Needed: A Two Way Social Contract In The Workplace

America's best corporations are caught between two opposite first principles. One prizes the engaged, empowered employee. The other views employees as expendable costs. Reconciling these views is like squaring the circle.

It is hard to pick up a business magazine without encountering compelling tales of companies that improved productivity through the "high road"--a policy of empowered employees, teams, and high-performance work. This model implies a reciprocal commitment between management and employees, but in an economy of relentless downsizing something appears to be lacking. The company can only insist that high-performance work is necessary to stay in business: It does not guarantee that high performance will be rewarded or even that the employee will keep a job. The corporate social contract in America today, says Anthony P. Carnevale, chairman of the National Commission on Employment Policy, "is the sound of one hand clapping."

You might think this one-sided social contract would have costs to employee morale and hence to productivity. But, evidently, fear is a powerful motivator. In his study of corporate loyalty, White Collar Blues, Charles Heckscher was granted access to middle managers at eight large corporations undergoing major restructurings, including General Motors, Dow Chemical, and AT&T. Heckscher, who chairs the labor studies and employment relations department at Rutgers University, found that employees were highly dedicated but had scant confidence that their devotion would be repaid. Yet they retained a surprising degree of loyalty. "Perhaps the principal puzzle in companies undergoing the shock of change," he concluded, "is that it produces so little conflict and disintegration."

GLOWING REPORT. At another conference at the Jerome Levy Economics Institute of Bard College, the keynote speaker was Frank P. Doyle, executive vice-president of General Electric Co. Doyle confirmed Heckscher's portrait. GE today does three times the business it did in 1980--with half the workforce. To get there, Doyle said, "we did a lot of violence to the expectations of the American workforce....We downsized. We de-layered. And we outsourced."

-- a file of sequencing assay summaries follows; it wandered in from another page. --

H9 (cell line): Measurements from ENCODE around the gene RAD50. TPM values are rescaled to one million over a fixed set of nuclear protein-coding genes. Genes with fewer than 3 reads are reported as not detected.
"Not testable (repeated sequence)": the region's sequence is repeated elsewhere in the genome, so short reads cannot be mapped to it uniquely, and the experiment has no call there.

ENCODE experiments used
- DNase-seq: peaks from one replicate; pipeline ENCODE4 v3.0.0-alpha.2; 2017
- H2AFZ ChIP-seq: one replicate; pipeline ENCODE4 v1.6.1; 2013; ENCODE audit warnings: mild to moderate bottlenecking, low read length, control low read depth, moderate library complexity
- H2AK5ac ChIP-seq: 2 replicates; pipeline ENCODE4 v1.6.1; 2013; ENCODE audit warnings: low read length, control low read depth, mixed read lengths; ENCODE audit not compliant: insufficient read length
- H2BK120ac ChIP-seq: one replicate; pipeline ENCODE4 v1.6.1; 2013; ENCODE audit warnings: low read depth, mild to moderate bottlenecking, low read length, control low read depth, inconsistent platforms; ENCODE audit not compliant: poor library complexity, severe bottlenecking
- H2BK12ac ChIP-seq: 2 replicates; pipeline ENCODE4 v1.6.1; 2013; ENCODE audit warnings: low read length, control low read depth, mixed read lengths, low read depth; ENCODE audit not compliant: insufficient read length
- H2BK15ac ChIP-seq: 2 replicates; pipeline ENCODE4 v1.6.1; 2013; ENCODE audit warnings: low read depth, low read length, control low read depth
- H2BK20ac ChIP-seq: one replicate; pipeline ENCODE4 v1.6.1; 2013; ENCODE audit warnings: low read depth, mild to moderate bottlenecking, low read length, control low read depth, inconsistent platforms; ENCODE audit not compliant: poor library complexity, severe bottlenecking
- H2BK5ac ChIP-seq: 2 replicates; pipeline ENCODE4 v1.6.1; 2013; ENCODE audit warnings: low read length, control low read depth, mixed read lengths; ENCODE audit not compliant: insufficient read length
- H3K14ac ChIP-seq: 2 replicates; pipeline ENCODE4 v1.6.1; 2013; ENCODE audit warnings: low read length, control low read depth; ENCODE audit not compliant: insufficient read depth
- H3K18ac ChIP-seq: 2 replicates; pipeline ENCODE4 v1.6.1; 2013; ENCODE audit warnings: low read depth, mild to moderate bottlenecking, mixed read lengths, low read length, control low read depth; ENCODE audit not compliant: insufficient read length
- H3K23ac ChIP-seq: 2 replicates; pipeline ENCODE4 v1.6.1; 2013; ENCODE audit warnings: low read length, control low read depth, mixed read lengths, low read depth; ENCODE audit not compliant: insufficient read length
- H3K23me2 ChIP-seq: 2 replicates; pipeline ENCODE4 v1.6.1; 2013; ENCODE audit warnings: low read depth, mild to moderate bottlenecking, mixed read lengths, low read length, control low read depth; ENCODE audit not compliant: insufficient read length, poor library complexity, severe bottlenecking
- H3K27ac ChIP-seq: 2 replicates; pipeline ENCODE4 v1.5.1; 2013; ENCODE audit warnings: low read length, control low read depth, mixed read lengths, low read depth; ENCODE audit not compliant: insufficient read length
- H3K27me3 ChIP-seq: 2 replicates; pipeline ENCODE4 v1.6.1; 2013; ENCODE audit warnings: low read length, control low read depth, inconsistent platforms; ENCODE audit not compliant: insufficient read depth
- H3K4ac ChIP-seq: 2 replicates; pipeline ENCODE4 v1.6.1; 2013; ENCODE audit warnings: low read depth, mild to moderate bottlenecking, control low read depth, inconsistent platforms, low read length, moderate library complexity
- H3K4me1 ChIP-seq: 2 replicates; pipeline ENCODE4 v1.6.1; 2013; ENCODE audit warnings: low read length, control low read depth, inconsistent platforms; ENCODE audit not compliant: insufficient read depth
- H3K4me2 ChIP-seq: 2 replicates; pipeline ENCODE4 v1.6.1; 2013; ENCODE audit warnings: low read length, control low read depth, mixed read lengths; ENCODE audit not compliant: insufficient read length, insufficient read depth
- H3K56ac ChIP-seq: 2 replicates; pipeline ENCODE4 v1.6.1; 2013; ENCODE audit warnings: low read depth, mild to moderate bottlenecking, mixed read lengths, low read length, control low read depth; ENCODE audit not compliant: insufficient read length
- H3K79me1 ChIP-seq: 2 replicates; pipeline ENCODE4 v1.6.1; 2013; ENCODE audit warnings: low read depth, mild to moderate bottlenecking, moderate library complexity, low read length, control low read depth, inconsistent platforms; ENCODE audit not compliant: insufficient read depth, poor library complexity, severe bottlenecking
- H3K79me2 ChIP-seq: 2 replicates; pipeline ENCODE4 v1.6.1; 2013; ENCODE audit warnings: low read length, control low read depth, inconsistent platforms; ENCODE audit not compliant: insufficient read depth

GE is among the most dynamic of U.S. companies, with a deep commitment to imaginative human-resource strategies. For its core employees, GE is an attractive place to work. However even the best of our corporations cannot guarantee career security, no matter how dedicated its workforce. If this is the core, heaven help the periphery.

At a conference at the Radcliffe Public Policy Center, there was much talk about a "new economic equation" to reconcile work and family life. Another corporate manager with a strong commitment to core employees, Robert E. Boruff, vice-president for manufacturing at Saturn Corp., gave a glowing report about how his company offers subsidized child care, flexible hours, and help to workers pursuing more education. But even Saturn uses outsourcing and contingent workers, who do not receive all these benefits.

HIGH-MINDEDNESS? Corporate America is littered with companies that once prided themselves on generous fringe benefits and no-layoff policies--companies that now devalue health benefits and jettison faithful employees by the thousand. Although they talk a good game, America's most successful companies seem to have decided that a workplace compact is necessary only for their most valued workers. So a humane corporate culture for the entire workforce cannot be anchored in the high-mindedness or even the enlightened self-interest of the corporation.

Employment security, as opposed to job security, is assured only when the economy enjoys high growth and full employment. With high unemployment and plenty of job seekers, companies have no need to make a career commitment to employees. Conversely, in a full employment economy, the existence of plentiful job opportunities takes the sting out of downsizing at any one company.

Similarly, if we believe as a society in pro-family workplaces, lifetime learning, pay for performance, and other enlightened principles, these norms must be anchored in national policies. Enlightened corporations may want to pursue a high-road approach, but competitive pressures may make that prohibitively expensive unless all companies are traveling the same road.

The elements of a decent, two-way social contract in the workplace require floors set by either national policies or strong labor unions. It's encouraging that America's most productive companies, in principle, value a high-road approach, but that doesn't guarantee that they will take it. It's also necessary for society to bar the low road.

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